Monday, March 3, 2014
Etiquette & Espionage (review)
As a long-time Gail Carriger fan, I've been anticipating Etiquette & Espionage (Goodreads | Amazon) for awhile. One of my favorite adult authors ventures into my favorite type of books (young adult)? Yes please! And while I can't say I enjoyed this book as much as her Soulless series, I enjoyed it and feel it's a good beginning for a new series.
To me, this book felt younger that a lot of the YA books I read. Partially that's because of the time-frame that it's set and that it's a boarding school novel but it's still worth noting. That in itself is not bad, actually this will probably be a good introduction to Steampunk for younger young adult readers.
The main character fourteen-year-old Sophronia is exactly what I'd want from a YA book set in the Soulless universe. She's not very good at being proper, she's too curious and scientifically-minded, but at the beginning of the novel she's still a girl of her time in regards to dresses, parties and boys. After one mistake too many, her mother decides to send her to finishing school to try to straighten out her behavior.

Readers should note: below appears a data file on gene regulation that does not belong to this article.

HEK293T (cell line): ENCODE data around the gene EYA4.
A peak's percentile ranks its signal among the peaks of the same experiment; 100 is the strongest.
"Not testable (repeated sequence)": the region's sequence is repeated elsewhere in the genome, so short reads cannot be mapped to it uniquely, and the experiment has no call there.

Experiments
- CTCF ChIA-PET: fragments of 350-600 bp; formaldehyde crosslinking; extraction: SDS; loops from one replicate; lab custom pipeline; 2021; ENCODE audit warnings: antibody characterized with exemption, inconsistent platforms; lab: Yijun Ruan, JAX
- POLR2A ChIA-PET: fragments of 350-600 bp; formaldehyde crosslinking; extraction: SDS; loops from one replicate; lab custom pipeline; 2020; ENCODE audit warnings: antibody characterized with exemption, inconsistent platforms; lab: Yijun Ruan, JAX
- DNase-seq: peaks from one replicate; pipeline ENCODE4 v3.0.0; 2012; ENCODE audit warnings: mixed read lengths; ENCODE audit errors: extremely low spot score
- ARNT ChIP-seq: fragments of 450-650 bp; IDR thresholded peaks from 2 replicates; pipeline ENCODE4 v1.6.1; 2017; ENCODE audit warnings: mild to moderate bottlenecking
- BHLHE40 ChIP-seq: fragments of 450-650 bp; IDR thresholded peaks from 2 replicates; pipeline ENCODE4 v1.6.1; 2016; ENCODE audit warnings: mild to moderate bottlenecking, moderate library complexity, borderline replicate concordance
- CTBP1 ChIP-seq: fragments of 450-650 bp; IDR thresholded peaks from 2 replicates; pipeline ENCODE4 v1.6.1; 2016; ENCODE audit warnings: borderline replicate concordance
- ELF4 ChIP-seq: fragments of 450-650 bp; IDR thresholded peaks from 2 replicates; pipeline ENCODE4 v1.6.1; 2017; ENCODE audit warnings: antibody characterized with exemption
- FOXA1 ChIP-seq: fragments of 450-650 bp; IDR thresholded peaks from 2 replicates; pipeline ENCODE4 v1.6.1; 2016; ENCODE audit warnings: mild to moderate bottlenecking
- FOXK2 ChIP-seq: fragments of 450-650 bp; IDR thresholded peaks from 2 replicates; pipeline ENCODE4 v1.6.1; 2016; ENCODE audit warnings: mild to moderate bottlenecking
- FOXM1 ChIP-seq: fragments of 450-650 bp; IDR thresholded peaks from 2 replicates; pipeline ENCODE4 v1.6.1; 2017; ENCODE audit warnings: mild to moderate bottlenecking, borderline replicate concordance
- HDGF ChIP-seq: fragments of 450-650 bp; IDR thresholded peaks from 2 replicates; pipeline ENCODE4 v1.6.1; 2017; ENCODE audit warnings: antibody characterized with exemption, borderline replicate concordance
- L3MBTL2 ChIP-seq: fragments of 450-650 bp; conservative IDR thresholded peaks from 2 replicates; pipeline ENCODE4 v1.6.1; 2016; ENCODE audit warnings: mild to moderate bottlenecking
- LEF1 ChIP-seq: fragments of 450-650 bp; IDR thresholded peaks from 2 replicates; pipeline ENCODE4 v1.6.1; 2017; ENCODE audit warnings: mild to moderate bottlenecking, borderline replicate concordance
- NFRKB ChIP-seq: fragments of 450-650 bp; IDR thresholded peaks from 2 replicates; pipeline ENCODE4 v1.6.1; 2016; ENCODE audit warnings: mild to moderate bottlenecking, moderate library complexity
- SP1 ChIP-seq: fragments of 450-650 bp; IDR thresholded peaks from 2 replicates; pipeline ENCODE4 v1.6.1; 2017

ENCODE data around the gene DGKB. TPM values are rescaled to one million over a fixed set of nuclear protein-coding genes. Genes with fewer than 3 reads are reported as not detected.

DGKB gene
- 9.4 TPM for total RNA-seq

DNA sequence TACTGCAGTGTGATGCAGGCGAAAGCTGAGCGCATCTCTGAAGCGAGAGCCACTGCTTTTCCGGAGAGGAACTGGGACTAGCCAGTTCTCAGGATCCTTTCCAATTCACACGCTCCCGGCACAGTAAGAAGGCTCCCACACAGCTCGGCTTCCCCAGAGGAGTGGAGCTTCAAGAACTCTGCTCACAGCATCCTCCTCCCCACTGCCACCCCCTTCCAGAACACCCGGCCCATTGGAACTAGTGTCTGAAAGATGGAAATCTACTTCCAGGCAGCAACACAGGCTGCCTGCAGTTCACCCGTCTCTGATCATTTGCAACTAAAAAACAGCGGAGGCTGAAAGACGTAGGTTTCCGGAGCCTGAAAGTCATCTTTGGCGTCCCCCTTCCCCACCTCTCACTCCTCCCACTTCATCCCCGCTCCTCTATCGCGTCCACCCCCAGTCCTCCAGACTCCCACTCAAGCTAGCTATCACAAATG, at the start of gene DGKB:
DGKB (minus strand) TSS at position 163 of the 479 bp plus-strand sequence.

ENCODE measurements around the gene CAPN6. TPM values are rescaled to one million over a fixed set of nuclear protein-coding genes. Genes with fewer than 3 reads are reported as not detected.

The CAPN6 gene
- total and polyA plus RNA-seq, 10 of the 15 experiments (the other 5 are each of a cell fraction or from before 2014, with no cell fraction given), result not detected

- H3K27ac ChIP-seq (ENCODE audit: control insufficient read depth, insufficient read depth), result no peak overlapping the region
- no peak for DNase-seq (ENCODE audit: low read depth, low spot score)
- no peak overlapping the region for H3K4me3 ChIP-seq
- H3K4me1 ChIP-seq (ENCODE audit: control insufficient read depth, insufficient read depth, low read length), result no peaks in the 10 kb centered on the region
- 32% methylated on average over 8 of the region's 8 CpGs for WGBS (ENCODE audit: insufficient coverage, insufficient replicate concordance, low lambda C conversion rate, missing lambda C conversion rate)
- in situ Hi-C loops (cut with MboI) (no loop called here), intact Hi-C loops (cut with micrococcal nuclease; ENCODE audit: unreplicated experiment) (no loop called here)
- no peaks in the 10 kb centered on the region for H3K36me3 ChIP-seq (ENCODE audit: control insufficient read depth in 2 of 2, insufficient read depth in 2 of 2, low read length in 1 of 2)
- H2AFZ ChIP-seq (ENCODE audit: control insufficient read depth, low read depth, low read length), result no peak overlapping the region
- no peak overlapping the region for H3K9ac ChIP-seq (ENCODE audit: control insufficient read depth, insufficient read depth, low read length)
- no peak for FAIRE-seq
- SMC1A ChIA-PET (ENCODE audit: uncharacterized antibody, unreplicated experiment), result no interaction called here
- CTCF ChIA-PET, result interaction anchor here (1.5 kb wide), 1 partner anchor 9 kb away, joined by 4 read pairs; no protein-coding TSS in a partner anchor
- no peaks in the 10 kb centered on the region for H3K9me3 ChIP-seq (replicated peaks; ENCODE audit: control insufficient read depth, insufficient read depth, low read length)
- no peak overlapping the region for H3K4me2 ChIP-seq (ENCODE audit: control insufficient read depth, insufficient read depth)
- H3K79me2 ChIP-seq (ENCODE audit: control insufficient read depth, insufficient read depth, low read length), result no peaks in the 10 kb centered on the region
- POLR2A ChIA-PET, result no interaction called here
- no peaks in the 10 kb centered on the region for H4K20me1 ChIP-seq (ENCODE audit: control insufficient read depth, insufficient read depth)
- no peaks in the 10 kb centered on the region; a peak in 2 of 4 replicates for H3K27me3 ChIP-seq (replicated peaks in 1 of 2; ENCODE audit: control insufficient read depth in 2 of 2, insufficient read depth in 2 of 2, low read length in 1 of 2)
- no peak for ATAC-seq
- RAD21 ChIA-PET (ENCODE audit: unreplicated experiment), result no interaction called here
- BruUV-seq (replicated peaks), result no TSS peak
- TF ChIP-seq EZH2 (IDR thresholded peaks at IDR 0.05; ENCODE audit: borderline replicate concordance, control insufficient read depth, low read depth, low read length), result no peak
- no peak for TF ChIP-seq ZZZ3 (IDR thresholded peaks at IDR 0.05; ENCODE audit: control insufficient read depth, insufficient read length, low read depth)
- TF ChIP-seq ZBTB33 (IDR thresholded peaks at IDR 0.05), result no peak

Only that's not the kind of finishing school where Sophronia ends up. Mademoiselle Geraldine's Finishing Academy for Young Ladies of Quality does teach girls how to curtsy, dance and all the womanly arts necessary for the time-period, but it also teaches them to spy, snoop and even kill if necessary.
As a Soulless reader, I kept trying to figure out the time-frame of this series. For the record it takes place years before that book and you'll run into a few familiar characters as children. It's a neat scavenger hunt to recognize them, but it's not necessary to have read Soulless to enjoy the book.
Overall this was a fun read. I expect as Sophronia grows up we'll get more of the flirtyness that Carriger writes so well, but as for the first book it's focused on adventure and friendship, which is a nice change of pace for YA since it tends to be so romantically driven (not that there aren't first crushes in this book, but at fourteen that's just not the driving force of any of the characters lives).